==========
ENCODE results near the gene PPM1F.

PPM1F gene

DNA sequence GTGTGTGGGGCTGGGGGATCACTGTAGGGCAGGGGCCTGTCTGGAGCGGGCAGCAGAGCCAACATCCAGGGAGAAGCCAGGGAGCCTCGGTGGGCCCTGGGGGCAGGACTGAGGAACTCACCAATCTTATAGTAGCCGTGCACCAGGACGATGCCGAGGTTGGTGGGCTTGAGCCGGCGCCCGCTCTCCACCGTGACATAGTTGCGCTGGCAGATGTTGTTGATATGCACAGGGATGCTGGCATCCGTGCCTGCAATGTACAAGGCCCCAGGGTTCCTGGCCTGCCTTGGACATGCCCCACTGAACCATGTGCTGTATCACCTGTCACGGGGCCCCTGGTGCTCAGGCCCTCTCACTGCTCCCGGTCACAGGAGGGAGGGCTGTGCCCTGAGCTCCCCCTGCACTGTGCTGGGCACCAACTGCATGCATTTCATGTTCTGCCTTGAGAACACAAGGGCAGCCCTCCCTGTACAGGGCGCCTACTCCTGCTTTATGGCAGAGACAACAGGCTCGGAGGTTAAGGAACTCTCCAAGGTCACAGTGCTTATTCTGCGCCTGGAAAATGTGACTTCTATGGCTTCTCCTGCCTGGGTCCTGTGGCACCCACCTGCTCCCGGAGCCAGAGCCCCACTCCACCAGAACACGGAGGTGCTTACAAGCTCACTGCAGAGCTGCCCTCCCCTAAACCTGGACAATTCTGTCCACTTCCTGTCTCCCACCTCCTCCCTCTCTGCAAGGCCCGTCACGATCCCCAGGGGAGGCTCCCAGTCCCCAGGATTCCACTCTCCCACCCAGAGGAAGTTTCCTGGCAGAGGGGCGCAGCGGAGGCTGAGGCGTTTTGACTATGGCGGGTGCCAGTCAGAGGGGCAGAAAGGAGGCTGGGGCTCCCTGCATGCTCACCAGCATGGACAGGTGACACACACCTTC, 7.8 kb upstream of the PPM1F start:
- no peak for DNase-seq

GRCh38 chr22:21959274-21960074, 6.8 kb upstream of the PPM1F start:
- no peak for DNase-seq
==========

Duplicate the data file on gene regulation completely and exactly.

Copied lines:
ENCODE results near the gene PPM1F.

PPM1F gene

DNA sequence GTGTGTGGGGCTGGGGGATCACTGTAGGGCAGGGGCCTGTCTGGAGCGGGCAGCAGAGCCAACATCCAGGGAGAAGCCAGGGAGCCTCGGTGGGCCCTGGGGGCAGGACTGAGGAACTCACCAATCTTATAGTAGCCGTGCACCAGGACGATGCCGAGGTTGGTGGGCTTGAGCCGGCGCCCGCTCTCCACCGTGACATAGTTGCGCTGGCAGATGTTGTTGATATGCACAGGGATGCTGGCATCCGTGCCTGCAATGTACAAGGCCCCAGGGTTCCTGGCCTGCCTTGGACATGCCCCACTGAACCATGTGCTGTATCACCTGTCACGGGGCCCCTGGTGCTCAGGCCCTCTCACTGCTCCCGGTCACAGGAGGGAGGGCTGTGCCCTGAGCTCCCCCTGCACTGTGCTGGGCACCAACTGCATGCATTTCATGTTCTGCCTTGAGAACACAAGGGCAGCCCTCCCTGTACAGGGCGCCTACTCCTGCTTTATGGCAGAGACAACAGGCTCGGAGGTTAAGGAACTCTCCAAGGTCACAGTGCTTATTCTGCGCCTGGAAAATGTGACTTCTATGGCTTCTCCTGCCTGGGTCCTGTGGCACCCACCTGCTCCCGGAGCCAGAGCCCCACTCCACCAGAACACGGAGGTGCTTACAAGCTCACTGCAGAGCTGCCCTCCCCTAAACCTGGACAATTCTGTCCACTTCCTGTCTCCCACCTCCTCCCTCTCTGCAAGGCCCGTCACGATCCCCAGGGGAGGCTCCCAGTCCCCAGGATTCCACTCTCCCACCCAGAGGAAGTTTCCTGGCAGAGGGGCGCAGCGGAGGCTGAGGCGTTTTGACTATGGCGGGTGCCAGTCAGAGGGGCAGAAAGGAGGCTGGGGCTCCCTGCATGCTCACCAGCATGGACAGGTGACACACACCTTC, 7.8 kb upstream of the PPM1F start:
- no peak for DNase-seq

GRCh38 chr22:21959274-21960074, 6.8 kb upstream of the PPM1F start:
- no peak for DNase-seq